King City police navigate ups and downs of COVID
The King City Police Department has been on a wild ride with COVID-19.
First there was the mask mandate in Oregon; then masks came off June 30 with lower case counts. Now, thanks to the Delta variant, masks could once again be mandated. Although it's not known at press time how unpredictable the Delta variant will be in Oregon, King City Police Chief Ernie Happala is staying on top of the subject and hopes for better days ahead.
Reached by the Regal Courier, Happala touched on COVID and other issues his small police department faces for the rest of this year and beyond.
Happala was pleased his department navigated through the worst of the pandemic with nobody getting ill from the virus.
"The beginning of the pandemic was a challenge, in that we could not get proper protective gear for officers," Happala said, noting, "It took a lot of phone calls, and to be honest some begging, to get PPE to city employees."
Happala thanked Tualatin Valley Fire & Rescue for sharing equipment such as masks, eyewear and gowns. He also thanked Rose City Distillery in Tigard who delivered hand sanitizers to area agencies, including his police department.
Happala was also pleased with how his officers responded during the tough times.
"The officers did very well with schedule changes and did everything asked of them which made a very difficult year a little easier," he said.
During the most restrictive periods of the pandemic, Happala said his department was able to adjust.
"When the pandemic and restrictions were at their tightest, we also changed our responses to certain calls," Happala said. "A lot more phone calls were made on cold calls, we weren't as visible as in the past as we tried to reduce officer and citizen exposure."
While it's uncertain what direction the coronavirus, especially the Delta variant, will take, Happala is hoping for better days, hoping his department can become more visible and conduct more focused patrols, such as speed enforcement.
On other topics facing the King City Police Department, Happala brought up police reform legislation and how well his police department is staffed.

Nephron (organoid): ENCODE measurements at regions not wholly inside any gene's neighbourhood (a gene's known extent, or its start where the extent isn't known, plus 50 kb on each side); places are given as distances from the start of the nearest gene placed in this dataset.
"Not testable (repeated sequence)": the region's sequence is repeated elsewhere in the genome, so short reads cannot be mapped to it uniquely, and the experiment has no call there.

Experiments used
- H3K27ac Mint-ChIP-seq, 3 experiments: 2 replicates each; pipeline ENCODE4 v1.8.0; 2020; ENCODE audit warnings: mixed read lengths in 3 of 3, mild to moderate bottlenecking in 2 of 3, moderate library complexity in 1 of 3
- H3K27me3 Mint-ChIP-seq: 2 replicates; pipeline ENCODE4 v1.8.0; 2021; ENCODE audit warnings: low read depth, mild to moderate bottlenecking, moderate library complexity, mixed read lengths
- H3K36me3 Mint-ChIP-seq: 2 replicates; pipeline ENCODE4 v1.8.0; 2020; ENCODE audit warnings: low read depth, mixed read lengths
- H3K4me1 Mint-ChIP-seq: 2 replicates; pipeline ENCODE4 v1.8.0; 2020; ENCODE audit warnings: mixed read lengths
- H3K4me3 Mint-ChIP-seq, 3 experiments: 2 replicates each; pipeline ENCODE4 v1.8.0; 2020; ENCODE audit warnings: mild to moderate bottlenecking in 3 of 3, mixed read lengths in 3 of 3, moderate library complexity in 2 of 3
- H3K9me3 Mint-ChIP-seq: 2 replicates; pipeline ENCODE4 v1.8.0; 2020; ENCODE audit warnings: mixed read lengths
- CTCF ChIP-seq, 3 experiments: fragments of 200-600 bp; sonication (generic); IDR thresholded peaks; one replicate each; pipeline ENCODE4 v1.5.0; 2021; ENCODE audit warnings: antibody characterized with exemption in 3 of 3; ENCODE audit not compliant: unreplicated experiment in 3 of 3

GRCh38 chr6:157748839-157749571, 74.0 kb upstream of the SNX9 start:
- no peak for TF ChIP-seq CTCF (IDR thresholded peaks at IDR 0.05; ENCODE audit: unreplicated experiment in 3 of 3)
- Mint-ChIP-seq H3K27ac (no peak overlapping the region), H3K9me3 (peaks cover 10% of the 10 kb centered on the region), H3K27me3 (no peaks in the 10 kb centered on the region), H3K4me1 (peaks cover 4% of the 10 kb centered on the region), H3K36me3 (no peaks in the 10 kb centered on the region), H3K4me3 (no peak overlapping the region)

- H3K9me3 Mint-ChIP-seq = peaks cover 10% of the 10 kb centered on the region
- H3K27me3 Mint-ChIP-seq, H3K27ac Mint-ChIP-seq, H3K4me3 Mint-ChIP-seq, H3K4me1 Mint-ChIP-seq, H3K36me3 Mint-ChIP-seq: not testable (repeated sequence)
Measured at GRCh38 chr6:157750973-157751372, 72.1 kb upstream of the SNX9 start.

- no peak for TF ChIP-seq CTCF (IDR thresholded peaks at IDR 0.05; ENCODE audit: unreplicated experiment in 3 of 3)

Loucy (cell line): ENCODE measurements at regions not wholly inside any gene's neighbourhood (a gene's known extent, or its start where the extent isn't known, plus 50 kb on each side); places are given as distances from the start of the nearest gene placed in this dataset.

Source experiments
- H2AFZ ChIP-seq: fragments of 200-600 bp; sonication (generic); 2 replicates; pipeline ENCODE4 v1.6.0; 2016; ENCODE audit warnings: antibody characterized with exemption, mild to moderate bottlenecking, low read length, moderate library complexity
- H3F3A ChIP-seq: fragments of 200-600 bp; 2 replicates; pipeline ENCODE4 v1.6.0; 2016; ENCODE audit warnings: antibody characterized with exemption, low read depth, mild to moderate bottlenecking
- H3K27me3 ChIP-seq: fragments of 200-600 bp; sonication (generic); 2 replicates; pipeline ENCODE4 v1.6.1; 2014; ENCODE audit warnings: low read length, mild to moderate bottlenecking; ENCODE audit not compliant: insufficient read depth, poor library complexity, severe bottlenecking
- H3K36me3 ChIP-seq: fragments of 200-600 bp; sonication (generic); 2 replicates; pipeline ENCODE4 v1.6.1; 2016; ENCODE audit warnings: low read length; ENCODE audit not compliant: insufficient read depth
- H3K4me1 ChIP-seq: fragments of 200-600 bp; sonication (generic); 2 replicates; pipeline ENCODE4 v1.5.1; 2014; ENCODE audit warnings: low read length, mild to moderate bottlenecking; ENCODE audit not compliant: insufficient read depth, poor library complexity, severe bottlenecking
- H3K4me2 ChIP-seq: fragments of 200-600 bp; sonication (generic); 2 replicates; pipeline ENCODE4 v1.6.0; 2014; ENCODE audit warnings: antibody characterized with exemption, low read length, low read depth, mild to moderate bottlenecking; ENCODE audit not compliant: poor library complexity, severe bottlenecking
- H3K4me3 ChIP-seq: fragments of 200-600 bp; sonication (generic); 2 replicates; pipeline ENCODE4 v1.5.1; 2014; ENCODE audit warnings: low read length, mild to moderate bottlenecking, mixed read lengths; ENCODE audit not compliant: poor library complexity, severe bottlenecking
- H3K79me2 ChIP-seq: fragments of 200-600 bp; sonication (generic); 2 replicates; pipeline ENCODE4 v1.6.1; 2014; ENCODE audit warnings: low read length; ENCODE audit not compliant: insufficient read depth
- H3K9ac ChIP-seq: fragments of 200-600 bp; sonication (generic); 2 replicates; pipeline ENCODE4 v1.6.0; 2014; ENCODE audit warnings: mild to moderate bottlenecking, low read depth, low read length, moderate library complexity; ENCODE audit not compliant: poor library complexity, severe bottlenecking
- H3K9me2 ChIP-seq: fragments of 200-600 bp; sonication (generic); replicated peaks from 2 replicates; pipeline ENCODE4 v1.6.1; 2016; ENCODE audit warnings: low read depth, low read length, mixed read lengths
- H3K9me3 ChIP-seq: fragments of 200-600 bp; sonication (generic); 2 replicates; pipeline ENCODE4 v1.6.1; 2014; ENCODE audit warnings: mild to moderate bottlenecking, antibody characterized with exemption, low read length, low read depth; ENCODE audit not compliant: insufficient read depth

On police reform legistation, Happala said items that touch locally would include reporting misconduct.
"There was more legislation that was passed that specifically targets larger agencies of at least 35, 60 and over 100," Happala said. "We are starting to receive guidance and policies on how to proceed with best practices and implementation of the new legislation."
Pandemic or not, staffing, at times, can frustrate any police agency. In King City's department, addition personnel would be welcome.
"Quite simply, we do not have enough police officers," Happala said. "We are currently down to only four working the road, which includes myself and Lieutenant Brian Sigler."
Happala continued, "We have an officer currently on full-time military duty and one open position. We just hired officer Jon Huffman and he will be off to the academy in August, but will not return until after Thanksgiving."
The King City police agency is actively searching for another officer.
"Hiring officers right now is extremely difficult with a lot of agencies hiring and we are unable to compete against larger agencies, which pay much more than we do," he said.
As to the eventual growth in city population over the next several years, Happala anticipated the need for a larger police department.
As the city grows, Happala says he may eventually need two police officers per shift, once the expansion has been built out.
"The need for additional officers will increase and create opportunities such as a motor position to address traffic issues and complaints," Happala said. "Based on expansion plans, we will have other areas such as the trails, along the river, that would need to be patrolled — all of which would require extra training as well as equipment."
Happala did note, however, that expansion will pay for the added manpower and equipment needed.
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